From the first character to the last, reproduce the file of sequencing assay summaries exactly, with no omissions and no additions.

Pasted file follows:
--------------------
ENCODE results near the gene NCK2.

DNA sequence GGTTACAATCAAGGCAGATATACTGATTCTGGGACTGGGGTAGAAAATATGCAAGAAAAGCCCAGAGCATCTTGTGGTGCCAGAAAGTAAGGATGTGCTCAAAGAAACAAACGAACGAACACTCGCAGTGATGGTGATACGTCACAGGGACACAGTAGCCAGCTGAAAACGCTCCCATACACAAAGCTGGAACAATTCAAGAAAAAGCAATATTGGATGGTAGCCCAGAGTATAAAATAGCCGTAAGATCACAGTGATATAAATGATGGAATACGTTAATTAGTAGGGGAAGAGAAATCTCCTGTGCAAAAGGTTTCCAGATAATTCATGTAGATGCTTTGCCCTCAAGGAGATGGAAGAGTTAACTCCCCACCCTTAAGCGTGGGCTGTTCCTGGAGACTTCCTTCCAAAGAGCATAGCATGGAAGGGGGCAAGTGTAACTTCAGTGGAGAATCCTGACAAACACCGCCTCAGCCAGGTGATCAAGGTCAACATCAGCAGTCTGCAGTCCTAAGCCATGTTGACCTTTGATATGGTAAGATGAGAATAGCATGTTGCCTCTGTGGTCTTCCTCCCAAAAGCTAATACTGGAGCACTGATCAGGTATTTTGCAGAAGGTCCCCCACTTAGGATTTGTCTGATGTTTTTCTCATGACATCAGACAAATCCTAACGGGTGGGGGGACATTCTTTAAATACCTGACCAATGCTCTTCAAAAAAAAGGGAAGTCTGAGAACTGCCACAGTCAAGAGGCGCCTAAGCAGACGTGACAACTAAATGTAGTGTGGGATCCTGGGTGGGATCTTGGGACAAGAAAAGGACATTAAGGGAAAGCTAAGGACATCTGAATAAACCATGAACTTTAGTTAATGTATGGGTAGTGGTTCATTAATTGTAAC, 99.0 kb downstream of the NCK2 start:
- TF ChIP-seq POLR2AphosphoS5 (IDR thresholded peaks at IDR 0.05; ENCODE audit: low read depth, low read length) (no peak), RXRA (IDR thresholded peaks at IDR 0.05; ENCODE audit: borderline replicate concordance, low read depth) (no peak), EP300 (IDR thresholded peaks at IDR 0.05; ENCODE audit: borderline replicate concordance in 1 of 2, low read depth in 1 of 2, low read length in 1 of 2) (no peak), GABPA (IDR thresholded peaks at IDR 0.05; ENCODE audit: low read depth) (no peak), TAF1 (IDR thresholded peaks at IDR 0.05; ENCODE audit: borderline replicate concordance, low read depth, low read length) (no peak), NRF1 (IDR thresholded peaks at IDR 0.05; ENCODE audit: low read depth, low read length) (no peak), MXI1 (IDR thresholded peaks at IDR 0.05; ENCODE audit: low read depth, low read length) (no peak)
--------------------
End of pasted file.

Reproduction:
ENCODE results near the gene NCK2.

DNA sequence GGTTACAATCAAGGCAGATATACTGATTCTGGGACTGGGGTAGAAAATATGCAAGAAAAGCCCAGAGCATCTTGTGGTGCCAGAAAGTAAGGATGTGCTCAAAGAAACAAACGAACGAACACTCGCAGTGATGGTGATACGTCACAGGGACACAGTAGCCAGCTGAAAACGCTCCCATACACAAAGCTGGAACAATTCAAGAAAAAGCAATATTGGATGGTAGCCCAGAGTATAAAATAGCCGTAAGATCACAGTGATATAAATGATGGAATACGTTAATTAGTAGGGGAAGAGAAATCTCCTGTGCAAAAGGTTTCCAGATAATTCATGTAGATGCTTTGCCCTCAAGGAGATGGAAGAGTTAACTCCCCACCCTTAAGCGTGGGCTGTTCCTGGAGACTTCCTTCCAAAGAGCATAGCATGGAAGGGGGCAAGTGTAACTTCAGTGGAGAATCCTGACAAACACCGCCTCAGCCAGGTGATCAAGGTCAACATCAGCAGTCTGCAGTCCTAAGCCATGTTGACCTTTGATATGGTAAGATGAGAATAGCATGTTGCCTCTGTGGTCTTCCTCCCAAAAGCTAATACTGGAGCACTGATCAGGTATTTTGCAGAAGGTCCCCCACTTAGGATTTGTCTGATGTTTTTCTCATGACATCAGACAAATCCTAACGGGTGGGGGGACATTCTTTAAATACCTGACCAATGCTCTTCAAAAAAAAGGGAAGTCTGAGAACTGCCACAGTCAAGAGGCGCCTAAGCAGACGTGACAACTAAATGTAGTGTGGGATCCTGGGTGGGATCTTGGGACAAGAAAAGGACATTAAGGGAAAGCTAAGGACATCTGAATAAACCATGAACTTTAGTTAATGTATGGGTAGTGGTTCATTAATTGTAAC, 99.0 kb downstream of the NCK2 start:
- TF ChIP-seq POLR2AphosphoS5 (IDR thresholded peaks at IDR 0.05; ENCODE audit: low read depth, low read length) (no peak), RXRA (IDR thresholded peaks at IDR 0.05; ENCODE audit: borderline replicate concordance, low read depth) (no peak), EP300 (IDR thresholded peaks at IDR 0.05; ENCODE audit: borderline replicate concordance in 1 of 2, low read depth in 1 of 2, low read length in 1 of 2) (no peak), GABPA (IDR thresholded peaks at IDR 0.05; ENCODE audit: low read depth) (no peak), TAF1 (IDR thresholded peaks at IDR 0.05; ENCODE audit: borderline replicate concordance, low read depth, low read length) (no peak), NRF1 (IDR thresholded peaks at IDR 0.05; ENCODE audit: low read depth, low read length) (no peak), MXI1 (IDR thresholded peaks at IDR 0.05; ENCODE audit: low read depth, low read length) (no peak)